Asda leads the way on seafood transparency and identifies fishing vessels as part of the Ocean Disclosure Project
UK supermarket Asda today published data identifying the fishing vessels that supply stores with cod, haddock and plaice. The data is being shared as part of the company’s annual update of its Ocean Disclosure Project profile, which describes all own-brand, wild caught seafood retailed by the business along with data relating to management, fishing techniques and environmental impact. The publication marks the first time that a UK retailer has systematically begun to identify and publicly disclose information on specific fishing vessels and marks a significant step forward in seafood transparency.
The new disclosure released by Asda marks the start of a process where the business will eventually publish vessel data for all own-brand, seafood products where it is practicable and the information is not commercially confidential. The published data identifies vessel names, International Maritime Organisation (IMO) numbers and country of origin. IMO numbers serve as a unique vessel identifier that can be traced back to a vessel even when the vessel changes name, flag, or ownership. The IMO numbering scheme is internationally recognized, and its use is promoted to improve vessel monitoring and transparency. All fishing vessels greater than 100 gross tons and vessels of 12 meters or more in length that fish outside of their national jurisdiction are eligible for an IMO number.
Chris Brown, Sustainability Director for Asda, said:
“Asda has a commitment to transparency in supply chains and seafood is an area where our customers want to know exactly where we find their fish. By providing details around vessels for some species we can begin to take our approach to the next level and provide leadership in the retail sector. Transparency is the foundation for our relationship of trust with shoppers and we will continue to keep pushing back the barriers to disclosing information about the products we sell.”
Tania Woodcock, Project Manager for the Ocean Disclosure Project, said:
“We are delighted that Asda has again shown leadership in seafood transparency and become the first retailer to begin to systematically publish details of the specific vessels that supply their stores. This is an important first step towards a fully transparent seafood supply chain and we hope other companies will follow suit. The Ocean Disclosure Project is the leading global platform for disclosing information about wild seafood sourcing and will continue to expand the scope of data provided by companies for public scrutiny.”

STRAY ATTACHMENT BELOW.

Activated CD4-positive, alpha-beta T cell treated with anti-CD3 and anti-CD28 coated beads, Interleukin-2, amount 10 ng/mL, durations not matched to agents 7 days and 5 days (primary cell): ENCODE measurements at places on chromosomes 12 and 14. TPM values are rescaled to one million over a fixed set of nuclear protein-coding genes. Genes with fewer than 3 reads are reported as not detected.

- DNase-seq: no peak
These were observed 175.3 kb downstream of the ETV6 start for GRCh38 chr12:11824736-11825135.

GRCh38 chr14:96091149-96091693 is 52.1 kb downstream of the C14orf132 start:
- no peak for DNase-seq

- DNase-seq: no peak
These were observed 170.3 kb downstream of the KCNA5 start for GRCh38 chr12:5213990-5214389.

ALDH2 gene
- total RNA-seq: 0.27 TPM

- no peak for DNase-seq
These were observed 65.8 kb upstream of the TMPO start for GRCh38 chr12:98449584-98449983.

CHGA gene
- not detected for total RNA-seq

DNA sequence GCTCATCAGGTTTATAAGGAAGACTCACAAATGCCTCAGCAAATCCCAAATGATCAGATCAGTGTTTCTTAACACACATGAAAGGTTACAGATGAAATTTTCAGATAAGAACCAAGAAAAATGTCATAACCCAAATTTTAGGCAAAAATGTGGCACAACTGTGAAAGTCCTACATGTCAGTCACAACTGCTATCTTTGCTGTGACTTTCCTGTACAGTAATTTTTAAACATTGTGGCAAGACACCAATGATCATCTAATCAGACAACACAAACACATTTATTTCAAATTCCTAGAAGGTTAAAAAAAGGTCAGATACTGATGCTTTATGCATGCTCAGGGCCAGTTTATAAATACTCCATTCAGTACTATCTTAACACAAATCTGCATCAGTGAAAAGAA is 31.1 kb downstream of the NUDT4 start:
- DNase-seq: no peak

Peter Horn, Project Director of The Pew Charitable Trusts’ ending illegal fishing project, said:
“International Maritime Organization numbers are an essential tool in the fight against illegal fishing, because they enable and improve monitoring, control, and surveillance of fishing. The ability to track and uniquely identify the vessels at the start of the seafood supply chain is vital to assure buyers that seafood is sourced from legal fishing operations. We hope that other industry organizations follow suit in this important step in tackling illegal fishing and improving transparency.”
The ODP was started by Sustainable Fisheries Partnership in 2015 to provide a valuable information resource for responsible investors, seafood consumers, and others interested in sustainable seafood. To date, 20 companies, including retailers, suppliers, and aquaculture feed manufacturers from Europe and North America, have participated.
Asda was the first company to disclose its seafood sourcing via the ODP in 2015 and has published an annual disclosure every year since then. Other ODP participants include UK retailers Co-op Food, Lidl UK, Morrisons, and Tesco, and North American retailers Publix Supermarkets, Walmart US, Giant Eagle, Meijer, and Walmart Canada.
Asda’s full profile can be viewed at: https://oceandisclosureproject.org/companies/asda